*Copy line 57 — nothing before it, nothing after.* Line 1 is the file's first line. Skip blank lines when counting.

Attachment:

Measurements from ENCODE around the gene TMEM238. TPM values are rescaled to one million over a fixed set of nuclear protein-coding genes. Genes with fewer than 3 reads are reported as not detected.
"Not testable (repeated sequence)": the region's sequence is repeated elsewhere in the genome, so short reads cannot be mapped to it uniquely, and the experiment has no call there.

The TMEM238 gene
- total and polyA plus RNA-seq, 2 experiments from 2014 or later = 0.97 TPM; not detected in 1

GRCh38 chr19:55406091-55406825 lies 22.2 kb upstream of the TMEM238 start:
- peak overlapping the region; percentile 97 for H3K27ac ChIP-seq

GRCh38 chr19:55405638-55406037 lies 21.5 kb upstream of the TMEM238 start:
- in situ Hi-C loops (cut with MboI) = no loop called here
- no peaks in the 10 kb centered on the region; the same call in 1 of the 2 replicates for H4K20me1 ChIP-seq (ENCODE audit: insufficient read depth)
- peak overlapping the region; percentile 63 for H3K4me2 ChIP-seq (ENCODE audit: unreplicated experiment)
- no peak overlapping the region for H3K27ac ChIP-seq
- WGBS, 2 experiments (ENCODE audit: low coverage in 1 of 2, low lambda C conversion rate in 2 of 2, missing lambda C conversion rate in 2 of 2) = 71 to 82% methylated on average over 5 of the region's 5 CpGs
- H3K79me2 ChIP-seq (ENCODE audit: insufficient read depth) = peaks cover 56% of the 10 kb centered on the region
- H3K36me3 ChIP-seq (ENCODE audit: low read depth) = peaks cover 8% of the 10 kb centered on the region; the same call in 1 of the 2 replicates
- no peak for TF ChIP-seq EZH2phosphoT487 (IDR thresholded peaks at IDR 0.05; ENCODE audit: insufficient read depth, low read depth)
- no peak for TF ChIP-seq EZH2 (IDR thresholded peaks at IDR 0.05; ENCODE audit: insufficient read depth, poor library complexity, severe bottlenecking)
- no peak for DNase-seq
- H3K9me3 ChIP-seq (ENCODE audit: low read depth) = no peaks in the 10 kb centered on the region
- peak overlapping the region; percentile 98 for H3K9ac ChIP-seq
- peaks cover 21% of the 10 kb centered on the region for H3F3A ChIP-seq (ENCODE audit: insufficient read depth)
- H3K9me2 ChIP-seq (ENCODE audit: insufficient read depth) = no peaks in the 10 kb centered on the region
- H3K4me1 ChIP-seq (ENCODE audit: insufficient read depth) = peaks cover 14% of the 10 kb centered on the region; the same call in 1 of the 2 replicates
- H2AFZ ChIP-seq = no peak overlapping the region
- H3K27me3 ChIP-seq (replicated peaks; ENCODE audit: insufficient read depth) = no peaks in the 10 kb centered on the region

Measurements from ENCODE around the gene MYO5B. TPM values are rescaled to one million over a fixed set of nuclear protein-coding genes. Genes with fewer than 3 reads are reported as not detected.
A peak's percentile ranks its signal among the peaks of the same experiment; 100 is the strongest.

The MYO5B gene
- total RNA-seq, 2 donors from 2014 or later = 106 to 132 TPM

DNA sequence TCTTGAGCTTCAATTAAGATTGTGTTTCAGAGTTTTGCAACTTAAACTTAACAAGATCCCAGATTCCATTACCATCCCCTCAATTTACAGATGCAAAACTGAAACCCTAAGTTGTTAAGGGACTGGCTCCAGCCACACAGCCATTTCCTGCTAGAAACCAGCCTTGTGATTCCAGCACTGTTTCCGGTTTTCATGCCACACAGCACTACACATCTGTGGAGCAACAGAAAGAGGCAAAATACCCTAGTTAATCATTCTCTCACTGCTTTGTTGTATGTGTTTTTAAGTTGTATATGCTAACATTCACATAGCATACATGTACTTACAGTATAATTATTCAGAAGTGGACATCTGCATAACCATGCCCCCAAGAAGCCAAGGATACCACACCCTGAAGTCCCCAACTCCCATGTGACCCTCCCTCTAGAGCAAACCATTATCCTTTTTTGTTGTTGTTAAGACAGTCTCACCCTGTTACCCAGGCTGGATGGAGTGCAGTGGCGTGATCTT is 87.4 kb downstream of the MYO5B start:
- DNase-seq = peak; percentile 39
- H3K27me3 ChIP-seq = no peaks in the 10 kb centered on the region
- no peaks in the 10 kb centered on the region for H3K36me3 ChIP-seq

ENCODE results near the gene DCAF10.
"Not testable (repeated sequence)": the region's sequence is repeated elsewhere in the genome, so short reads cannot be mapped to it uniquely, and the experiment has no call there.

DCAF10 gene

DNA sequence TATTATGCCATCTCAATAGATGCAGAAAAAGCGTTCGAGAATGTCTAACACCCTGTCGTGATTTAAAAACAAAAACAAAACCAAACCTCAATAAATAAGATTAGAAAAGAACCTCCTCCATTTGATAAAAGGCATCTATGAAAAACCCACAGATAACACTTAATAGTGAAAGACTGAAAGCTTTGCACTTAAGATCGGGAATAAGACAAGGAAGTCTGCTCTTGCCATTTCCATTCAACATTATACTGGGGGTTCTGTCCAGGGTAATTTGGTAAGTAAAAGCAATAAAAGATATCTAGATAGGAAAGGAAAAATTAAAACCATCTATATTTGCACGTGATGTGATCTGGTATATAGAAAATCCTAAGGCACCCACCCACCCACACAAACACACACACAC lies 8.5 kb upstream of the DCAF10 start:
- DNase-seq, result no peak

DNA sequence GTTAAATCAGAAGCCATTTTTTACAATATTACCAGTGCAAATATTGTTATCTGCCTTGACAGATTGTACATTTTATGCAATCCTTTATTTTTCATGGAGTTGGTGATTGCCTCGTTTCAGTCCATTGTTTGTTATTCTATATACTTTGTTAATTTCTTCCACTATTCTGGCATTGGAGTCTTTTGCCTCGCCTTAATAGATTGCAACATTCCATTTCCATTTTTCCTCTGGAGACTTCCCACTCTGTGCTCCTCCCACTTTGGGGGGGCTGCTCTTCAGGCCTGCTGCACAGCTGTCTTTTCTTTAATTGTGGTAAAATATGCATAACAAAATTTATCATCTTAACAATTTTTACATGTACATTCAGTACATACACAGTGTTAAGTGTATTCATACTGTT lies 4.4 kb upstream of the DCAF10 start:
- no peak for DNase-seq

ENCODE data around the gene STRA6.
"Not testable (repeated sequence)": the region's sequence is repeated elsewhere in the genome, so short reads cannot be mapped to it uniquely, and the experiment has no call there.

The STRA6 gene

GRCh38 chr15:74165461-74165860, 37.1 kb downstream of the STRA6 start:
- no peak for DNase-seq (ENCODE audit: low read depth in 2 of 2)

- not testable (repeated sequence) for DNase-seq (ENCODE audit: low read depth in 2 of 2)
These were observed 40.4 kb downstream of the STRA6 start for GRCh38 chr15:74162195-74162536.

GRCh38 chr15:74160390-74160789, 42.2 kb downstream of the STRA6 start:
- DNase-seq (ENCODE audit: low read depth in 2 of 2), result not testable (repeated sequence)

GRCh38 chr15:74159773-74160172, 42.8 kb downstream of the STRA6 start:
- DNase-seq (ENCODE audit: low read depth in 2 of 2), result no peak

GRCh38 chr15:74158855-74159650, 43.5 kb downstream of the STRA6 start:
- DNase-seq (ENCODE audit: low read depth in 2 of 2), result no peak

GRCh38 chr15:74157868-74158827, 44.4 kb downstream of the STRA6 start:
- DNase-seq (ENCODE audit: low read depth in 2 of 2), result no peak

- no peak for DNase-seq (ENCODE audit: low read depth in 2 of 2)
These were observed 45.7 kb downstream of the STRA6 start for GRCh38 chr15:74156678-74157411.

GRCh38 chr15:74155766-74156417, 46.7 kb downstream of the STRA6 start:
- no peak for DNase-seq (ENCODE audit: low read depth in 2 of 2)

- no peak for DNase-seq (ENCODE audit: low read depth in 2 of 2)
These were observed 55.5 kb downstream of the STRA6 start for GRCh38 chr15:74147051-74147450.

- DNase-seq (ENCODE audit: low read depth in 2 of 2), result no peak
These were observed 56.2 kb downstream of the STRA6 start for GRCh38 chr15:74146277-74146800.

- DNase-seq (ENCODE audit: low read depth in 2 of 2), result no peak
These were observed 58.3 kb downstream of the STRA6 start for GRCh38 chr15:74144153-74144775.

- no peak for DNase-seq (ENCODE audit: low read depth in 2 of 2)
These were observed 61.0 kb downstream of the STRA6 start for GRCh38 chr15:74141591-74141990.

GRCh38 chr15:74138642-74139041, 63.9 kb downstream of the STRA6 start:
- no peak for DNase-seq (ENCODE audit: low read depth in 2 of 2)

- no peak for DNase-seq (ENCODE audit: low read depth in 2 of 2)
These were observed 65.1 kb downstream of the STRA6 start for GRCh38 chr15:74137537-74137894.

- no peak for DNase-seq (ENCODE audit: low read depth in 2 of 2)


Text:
GRCh38 chr15:74155766-74156417, 46.7 kb downstream of the STRA6 start: